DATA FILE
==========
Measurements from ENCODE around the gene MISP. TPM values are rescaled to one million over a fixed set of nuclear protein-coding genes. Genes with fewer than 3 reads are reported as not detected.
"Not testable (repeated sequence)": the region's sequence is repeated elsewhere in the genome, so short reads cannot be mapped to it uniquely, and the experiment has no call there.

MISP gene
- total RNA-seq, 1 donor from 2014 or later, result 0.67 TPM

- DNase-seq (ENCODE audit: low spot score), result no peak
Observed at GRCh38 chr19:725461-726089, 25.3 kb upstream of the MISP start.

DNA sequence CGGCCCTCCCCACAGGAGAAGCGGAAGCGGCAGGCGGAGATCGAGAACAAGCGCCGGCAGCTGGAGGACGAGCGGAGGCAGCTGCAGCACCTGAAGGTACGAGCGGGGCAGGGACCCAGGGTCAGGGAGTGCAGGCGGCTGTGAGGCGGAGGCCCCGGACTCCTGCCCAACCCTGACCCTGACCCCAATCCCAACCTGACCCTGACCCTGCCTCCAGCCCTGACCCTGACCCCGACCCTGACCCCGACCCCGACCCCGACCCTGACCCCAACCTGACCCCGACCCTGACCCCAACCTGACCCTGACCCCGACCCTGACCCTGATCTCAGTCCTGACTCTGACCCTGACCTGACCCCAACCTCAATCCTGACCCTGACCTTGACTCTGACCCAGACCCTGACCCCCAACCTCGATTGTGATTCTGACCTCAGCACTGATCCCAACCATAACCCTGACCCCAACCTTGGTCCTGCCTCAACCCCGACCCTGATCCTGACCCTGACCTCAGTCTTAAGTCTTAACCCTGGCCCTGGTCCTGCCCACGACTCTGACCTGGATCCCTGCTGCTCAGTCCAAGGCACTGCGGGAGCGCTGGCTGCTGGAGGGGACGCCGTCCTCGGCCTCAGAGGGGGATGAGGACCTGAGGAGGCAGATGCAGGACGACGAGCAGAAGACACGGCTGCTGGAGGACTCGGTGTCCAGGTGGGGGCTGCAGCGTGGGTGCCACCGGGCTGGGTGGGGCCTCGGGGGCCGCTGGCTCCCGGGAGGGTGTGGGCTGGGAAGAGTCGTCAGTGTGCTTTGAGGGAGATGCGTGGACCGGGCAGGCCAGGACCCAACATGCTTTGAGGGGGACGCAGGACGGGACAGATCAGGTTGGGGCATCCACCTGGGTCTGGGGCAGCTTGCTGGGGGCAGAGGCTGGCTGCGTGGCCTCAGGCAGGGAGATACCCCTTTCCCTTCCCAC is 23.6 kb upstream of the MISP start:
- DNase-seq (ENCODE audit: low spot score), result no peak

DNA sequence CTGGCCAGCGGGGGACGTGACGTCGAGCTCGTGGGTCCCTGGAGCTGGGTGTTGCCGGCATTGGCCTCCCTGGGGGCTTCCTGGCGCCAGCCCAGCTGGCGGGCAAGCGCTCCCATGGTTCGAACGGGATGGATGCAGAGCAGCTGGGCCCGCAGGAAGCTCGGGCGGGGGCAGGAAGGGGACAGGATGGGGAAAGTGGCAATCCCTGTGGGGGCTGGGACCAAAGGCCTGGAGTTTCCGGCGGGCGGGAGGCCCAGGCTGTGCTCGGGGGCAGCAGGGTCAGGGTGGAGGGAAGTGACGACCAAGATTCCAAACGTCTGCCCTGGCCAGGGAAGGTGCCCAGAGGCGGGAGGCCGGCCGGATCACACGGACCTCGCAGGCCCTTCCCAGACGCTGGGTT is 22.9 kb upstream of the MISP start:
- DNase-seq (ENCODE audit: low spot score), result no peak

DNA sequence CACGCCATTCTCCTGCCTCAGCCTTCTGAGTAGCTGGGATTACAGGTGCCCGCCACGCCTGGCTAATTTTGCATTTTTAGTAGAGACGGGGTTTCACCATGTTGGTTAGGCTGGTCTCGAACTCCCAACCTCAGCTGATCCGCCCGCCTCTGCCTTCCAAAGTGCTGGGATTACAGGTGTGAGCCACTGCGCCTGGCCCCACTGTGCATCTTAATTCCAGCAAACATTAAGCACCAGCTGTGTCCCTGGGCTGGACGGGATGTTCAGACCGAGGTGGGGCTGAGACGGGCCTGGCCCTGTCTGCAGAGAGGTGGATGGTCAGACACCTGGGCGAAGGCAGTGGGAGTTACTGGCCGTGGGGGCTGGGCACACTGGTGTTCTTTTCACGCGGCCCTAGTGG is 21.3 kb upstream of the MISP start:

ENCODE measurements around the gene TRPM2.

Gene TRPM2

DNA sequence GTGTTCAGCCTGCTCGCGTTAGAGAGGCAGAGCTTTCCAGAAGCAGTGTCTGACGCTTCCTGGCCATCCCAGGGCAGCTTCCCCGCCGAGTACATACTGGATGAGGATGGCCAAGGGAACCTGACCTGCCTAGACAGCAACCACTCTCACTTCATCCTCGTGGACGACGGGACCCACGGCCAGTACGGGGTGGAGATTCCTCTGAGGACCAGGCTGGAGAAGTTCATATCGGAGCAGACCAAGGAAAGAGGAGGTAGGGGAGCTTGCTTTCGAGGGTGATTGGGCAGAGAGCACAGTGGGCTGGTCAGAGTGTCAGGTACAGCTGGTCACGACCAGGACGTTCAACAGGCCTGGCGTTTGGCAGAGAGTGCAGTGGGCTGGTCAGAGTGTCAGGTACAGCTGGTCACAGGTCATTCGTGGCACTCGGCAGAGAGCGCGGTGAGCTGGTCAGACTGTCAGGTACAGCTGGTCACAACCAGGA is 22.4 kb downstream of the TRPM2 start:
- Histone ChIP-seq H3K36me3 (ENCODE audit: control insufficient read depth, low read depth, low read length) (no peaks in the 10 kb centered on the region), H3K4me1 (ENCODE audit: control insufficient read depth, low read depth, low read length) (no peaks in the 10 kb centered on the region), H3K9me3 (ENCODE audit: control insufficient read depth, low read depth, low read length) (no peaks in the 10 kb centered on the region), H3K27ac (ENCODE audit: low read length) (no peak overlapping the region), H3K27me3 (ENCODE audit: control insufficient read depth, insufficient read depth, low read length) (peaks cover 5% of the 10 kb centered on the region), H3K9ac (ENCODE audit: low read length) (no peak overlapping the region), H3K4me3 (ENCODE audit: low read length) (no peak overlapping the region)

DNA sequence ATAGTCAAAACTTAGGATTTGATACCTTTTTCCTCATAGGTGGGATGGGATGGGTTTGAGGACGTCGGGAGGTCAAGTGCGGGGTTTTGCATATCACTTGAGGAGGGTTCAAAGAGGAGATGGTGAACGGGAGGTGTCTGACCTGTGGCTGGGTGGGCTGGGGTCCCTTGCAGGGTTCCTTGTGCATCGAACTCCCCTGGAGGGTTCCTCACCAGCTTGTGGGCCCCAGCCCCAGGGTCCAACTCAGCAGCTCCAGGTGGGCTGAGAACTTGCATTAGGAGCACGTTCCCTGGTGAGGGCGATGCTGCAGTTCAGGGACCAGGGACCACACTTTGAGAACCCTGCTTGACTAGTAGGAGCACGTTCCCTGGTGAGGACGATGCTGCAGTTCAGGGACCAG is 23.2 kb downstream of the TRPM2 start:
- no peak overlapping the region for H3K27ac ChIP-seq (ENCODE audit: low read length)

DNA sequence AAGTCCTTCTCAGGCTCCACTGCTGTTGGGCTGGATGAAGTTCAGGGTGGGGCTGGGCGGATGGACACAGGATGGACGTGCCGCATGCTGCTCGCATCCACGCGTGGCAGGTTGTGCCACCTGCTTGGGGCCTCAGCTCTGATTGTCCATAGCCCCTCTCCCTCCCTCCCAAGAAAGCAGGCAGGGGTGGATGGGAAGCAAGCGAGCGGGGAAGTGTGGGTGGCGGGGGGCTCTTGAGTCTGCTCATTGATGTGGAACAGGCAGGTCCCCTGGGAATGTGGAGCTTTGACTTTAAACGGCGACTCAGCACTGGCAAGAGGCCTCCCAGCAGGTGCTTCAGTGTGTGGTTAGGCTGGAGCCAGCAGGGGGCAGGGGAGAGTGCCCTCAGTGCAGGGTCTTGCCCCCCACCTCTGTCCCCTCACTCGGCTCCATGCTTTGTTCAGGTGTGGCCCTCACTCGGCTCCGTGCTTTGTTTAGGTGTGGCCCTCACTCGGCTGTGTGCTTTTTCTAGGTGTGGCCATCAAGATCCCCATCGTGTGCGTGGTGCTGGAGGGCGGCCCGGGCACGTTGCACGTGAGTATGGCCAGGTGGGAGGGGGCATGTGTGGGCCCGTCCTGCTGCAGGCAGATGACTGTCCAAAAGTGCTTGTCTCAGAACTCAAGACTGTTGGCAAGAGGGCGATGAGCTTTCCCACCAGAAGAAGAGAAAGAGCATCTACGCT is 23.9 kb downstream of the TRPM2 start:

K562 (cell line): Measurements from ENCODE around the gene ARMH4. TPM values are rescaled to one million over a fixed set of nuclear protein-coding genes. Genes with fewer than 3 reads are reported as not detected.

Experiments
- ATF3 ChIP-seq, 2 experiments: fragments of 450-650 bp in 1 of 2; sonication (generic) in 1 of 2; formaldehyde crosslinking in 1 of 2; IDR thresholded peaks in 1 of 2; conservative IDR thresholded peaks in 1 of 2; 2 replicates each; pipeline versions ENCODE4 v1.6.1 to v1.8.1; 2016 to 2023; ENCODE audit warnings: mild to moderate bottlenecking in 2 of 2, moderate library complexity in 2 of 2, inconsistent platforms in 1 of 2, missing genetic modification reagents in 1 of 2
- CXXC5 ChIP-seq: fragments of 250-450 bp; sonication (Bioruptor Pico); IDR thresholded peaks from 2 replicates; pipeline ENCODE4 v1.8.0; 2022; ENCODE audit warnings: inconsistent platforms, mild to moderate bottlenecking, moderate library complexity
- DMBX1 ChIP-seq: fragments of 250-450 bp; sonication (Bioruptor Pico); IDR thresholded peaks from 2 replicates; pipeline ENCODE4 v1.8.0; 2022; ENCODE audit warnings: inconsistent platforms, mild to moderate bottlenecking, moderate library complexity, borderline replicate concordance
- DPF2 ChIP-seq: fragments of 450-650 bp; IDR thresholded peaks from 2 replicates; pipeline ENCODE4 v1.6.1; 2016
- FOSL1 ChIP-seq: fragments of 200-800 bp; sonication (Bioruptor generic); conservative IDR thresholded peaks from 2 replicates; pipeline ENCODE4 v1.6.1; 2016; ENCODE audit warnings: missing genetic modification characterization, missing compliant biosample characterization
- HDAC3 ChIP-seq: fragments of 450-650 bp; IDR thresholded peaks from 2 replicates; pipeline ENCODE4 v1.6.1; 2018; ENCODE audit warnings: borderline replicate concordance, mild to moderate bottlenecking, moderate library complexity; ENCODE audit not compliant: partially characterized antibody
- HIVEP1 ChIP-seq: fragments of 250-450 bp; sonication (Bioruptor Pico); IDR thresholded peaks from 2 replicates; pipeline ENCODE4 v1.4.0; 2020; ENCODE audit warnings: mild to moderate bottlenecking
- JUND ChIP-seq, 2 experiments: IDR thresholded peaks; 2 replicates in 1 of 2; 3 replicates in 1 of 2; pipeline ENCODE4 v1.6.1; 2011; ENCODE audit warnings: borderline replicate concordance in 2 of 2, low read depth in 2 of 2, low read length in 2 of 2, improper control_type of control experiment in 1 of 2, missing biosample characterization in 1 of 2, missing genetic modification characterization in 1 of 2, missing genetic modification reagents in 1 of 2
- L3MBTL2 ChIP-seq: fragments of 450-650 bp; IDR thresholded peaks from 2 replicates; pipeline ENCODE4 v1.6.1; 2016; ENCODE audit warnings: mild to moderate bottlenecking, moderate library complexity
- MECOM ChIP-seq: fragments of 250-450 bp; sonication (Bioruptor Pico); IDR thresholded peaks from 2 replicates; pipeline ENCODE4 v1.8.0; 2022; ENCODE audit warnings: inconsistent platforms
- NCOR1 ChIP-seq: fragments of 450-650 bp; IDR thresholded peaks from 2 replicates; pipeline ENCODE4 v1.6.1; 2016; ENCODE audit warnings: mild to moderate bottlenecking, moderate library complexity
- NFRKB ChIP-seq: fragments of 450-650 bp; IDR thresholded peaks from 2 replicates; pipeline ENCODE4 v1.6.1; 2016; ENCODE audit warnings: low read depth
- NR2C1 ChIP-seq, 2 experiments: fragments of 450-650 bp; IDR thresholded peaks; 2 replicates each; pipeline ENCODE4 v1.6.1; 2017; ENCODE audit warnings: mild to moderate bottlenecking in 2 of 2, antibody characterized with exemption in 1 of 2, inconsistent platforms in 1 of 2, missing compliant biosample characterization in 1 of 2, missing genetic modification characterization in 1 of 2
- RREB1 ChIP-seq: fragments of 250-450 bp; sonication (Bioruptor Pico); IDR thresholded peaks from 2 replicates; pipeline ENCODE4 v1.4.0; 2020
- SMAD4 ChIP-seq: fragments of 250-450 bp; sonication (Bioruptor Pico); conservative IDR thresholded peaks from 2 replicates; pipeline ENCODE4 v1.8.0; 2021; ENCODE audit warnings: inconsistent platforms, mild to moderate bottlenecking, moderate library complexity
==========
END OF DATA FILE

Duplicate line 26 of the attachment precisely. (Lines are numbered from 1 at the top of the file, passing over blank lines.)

- HDAC3 ChIP-seq: fragments of 450-650 bp; IDR thresholded peaks from 2 replicates; pipeline ENCODE4 v1.6.1; 2018; ENCODE audit warnings: borderline replicate concordance, mild to moderate bottlenecking, moderate library complexity; ENCODE audit not compliant: partially characterized antibody